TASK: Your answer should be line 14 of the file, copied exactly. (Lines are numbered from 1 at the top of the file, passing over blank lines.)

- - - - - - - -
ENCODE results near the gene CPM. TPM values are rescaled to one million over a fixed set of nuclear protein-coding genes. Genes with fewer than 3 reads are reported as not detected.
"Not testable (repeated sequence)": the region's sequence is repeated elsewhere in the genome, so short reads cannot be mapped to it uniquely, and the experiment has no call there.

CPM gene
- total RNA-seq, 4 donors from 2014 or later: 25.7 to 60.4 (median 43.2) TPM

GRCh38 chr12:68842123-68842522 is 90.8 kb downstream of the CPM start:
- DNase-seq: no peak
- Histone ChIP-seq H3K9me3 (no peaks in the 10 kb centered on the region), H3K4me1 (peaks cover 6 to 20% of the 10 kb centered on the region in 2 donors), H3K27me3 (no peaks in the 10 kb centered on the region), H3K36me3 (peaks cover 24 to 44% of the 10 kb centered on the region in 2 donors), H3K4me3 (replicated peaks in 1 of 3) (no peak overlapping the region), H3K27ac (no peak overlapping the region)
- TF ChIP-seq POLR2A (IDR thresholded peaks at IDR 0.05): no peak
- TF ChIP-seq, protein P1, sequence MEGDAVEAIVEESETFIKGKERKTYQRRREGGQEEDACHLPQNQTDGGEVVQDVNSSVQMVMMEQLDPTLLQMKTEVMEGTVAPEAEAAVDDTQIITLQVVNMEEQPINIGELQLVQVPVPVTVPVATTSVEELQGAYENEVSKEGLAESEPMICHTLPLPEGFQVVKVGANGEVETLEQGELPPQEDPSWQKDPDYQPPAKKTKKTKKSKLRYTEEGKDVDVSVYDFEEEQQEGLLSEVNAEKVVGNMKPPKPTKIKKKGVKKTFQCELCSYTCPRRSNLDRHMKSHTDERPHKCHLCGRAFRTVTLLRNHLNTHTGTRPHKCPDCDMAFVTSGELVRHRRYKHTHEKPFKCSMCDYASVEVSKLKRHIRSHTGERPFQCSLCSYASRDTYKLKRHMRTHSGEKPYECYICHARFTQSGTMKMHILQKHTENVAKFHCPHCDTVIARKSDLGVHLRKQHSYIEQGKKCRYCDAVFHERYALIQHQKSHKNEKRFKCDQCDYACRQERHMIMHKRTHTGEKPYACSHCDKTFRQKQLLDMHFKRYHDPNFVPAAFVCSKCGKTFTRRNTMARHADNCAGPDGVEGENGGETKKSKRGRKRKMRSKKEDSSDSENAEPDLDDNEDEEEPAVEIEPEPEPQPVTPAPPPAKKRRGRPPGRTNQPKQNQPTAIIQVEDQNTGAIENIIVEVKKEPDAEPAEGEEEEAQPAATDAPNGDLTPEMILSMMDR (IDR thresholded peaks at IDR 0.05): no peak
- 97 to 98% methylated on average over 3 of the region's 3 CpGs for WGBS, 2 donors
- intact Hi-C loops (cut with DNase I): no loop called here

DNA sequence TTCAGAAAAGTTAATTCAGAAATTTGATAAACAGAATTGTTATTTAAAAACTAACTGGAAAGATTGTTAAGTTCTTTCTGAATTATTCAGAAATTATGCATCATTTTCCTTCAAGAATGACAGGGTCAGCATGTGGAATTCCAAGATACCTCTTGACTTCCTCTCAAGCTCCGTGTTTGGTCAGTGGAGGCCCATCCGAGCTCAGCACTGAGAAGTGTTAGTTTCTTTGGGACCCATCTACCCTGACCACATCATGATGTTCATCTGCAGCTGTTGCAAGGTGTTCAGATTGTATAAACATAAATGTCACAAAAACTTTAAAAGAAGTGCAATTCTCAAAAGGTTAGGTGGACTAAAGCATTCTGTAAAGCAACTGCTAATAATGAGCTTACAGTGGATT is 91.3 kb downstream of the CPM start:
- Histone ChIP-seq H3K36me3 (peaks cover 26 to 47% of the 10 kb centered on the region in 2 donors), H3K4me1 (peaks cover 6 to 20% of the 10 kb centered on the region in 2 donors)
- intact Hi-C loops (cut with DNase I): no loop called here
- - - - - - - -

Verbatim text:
- intact Hi-C loops (cut with DNase I): no loop called here